This passage states that once somebody commits a crime they are basically sucked into a life of crime and that there is no turning back.  Moll’s experience with crime proves that this passage is truthful. Moll’s first experience with crime was when she stole the bundle on the street. After this experience, Moll gets sucked into a life of crime. She got away easy and without any trouble after committing this first crime, so she continued to steal whatever she could. Because it was so easy, she continued to commit these crimes and turned to a life of crime. Once Moll or anyone’s life becomes a life of crime “no fear can affect us, no example give us any warning.” As Moll becomes more and more used to committing these crimes, she even starts to justify her actions by trying to make herself believe that the victim is the one to blame. An example of this is when Moll steals a little girl’s necklace. After she does this she tries to make it seem like it is the girl’s fault. She says that the girl should not have been so careless and she says that these kind of things happen in that area of town. By trying to justify her actions, we know that the passage is true. Because Moll got sucked into a life of crime, she now commits these crimes ignoring any “fear” or “example of a warning.”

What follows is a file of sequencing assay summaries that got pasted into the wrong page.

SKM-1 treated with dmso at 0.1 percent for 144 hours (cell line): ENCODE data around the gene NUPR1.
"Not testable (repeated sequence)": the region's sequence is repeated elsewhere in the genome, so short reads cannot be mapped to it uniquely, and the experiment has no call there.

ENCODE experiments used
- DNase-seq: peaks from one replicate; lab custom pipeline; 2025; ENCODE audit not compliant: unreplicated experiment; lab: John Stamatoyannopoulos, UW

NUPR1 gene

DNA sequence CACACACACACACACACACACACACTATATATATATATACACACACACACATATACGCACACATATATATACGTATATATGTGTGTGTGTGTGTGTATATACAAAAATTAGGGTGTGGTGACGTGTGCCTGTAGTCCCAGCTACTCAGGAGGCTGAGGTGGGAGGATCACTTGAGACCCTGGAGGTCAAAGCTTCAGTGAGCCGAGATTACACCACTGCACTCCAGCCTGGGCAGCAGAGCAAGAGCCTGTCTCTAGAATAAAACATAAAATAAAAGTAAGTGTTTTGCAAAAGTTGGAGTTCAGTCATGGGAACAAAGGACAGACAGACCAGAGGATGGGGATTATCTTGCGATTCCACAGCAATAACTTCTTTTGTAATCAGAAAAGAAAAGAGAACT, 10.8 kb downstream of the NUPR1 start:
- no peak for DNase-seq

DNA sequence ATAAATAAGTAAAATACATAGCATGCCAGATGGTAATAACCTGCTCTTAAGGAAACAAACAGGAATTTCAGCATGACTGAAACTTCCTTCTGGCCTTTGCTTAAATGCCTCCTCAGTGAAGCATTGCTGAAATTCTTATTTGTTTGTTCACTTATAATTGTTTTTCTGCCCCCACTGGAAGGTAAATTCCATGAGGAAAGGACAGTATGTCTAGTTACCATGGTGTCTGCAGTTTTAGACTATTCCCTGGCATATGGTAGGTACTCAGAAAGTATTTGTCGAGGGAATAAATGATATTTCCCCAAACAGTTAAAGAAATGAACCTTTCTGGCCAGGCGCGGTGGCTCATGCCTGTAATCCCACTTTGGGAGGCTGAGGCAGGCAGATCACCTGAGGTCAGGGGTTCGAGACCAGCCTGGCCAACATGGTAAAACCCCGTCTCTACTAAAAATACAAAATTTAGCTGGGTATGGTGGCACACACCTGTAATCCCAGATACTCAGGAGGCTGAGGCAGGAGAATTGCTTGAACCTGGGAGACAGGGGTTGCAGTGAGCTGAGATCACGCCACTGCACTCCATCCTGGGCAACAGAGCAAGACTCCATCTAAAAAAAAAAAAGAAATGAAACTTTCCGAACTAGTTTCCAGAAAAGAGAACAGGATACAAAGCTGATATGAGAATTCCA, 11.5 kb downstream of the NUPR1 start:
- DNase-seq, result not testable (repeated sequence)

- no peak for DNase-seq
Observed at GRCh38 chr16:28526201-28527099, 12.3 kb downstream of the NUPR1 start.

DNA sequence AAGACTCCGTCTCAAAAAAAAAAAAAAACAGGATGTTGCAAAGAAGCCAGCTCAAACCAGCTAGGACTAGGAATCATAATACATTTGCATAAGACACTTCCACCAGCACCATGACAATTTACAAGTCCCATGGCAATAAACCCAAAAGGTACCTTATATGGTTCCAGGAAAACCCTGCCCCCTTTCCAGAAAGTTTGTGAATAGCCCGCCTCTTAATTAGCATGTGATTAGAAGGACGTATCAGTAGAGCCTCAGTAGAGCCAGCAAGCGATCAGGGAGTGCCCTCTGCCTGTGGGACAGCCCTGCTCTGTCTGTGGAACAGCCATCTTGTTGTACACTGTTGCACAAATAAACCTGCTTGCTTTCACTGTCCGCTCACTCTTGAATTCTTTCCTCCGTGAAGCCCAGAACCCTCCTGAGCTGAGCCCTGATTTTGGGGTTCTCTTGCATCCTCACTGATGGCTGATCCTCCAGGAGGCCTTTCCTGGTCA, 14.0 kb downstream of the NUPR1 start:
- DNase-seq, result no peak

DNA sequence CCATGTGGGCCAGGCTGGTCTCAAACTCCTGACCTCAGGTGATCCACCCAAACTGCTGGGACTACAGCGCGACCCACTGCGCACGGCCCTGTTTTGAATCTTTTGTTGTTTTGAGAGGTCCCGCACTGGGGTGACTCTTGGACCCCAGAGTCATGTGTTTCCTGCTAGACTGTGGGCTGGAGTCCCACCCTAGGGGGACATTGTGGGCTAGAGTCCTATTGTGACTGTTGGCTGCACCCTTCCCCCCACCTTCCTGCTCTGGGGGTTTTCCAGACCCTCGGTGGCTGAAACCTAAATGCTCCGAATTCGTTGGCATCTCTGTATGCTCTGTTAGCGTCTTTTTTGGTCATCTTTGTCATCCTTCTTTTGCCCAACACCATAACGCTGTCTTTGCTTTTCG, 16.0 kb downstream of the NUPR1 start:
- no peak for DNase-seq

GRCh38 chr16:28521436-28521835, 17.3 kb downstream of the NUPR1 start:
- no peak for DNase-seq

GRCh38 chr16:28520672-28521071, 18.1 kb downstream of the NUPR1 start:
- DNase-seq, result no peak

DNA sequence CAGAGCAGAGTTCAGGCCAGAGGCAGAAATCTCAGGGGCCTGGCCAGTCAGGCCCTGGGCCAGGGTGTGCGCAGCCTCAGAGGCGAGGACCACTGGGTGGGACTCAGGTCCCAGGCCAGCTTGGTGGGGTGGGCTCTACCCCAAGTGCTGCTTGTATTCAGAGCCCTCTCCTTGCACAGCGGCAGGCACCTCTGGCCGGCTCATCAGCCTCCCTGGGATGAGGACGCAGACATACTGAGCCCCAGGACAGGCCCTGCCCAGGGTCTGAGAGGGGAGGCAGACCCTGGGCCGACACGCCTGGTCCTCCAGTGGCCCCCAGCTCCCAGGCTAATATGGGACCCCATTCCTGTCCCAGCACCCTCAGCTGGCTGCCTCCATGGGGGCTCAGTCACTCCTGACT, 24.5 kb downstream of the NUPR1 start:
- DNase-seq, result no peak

Moll Flanders p. 174 Reflection

October 27, 2014

I think Moll touches on an important human flaw when she says that “once we are harden’d in Crime, no Fear can affect us, no Example give us any warning” (Defoe, 174).  Humans have a tendency to ignore certain moral warnings or voices, especially when the sinful acts in question are immediately or materially beneficial. This theme of susceptibility to sin is evident throughout literature and history. In the novel Moll Flanders itself, the protagonist commits multiple sins with little to no remorse, feeling repentant only in times of wealth and stability. The minute Moll falls back into poverty -the “Devil’s snare” -she reverts back to her wicked ways. She claims necessity, but grows more and more comfortable acting outside of what is truly a “necessity” for her.

This is evident in real life as well. Criminals who do not get caught or punished for their actions often grow bolder and start to commit worse sins. Even repeat offenders find the lure of the sin to be a greater influence than the law or any punishment. The same sort of thing happens in so-called “Foxhole prayers,” where the sinner feels no guilt or remorse until such a time as they fear for their life, safety, or happiness. Often, a “moral warning” is not enough, and the sinner continues to commit immoral acts until they are forcibly stopped by the law or death.